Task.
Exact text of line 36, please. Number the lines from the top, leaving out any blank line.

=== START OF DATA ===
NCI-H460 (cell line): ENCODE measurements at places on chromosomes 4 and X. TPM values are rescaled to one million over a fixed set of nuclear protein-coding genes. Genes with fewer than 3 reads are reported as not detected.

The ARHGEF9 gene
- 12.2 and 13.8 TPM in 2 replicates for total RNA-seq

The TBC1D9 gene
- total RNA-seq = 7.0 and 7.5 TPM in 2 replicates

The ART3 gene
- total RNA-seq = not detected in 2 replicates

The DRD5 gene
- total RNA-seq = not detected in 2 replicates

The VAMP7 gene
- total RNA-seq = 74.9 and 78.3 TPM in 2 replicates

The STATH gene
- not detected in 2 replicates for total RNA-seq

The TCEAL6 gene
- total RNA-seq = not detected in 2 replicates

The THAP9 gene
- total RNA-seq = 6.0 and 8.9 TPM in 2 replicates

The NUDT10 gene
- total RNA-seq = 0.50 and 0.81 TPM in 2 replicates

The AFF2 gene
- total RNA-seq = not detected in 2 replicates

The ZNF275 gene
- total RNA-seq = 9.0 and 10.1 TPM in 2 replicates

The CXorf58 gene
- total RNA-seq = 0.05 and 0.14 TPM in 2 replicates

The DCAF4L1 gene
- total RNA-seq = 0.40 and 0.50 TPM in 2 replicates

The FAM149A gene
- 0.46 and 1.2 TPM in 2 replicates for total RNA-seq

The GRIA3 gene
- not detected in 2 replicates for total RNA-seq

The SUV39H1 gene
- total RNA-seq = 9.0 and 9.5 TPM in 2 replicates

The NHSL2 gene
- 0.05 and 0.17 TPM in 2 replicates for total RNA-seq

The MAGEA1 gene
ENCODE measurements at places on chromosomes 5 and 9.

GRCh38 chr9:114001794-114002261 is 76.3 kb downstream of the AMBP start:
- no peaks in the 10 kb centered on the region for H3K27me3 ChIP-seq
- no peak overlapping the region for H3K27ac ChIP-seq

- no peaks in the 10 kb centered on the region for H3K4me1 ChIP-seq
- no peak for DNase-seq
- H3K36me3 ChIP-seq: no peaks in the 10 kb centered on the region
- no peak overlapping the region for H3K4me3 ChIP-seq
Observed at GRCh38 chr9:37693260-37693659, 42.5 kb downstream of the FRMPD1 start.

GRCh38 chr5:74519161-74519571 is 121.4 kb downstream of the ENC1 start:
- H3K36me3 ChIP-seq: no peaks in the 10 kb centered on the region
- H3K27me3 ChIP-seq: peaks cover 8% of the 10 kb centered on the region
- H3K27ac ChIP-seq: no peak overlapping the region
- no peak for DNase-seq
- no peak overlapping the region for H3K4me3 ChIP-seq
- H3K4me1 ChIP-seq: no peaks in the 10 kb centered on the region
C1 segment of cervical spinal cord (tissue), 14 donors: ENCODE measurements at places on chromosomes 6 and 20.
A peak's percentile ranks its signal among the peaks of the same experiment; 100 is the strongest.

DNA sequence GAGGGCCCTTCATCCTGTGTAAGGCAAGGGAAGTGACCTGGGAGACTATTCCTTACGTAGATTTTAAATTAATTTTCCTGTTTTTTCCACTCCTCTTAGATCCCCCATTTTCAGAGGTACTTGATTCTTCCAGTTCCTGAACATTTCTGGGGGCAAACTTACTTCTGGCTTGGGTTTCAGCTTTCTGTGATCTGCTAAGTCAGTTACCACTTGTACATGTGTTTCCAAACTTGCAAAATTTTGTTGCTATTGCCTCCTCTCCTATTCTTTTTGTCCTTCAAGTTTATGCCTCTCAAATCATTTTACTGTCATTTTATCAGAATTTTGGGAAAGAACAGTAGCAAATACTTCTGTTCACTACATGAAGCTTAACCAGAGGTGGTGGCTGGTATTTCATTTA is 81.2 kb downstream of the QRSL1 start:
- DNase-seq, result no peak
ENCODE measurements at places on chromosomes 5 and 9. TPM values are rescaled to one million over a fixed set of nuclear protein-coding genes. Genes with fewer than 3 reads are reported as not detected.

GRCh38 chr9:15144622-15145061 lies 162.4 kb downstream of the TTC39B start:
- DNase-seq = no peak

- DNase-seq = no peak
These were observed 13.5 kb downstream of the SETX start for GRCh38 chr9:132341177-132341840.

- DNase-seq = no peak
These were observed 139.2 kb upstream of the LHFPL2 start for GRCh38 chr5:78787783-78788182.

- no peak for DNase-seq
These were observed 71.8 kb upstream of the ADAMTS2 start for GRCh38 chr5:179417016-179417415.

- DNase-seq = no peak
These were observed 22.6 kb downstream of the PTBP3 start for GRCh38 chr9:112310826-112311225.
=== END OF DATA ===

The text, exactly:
The MAGEA1 gene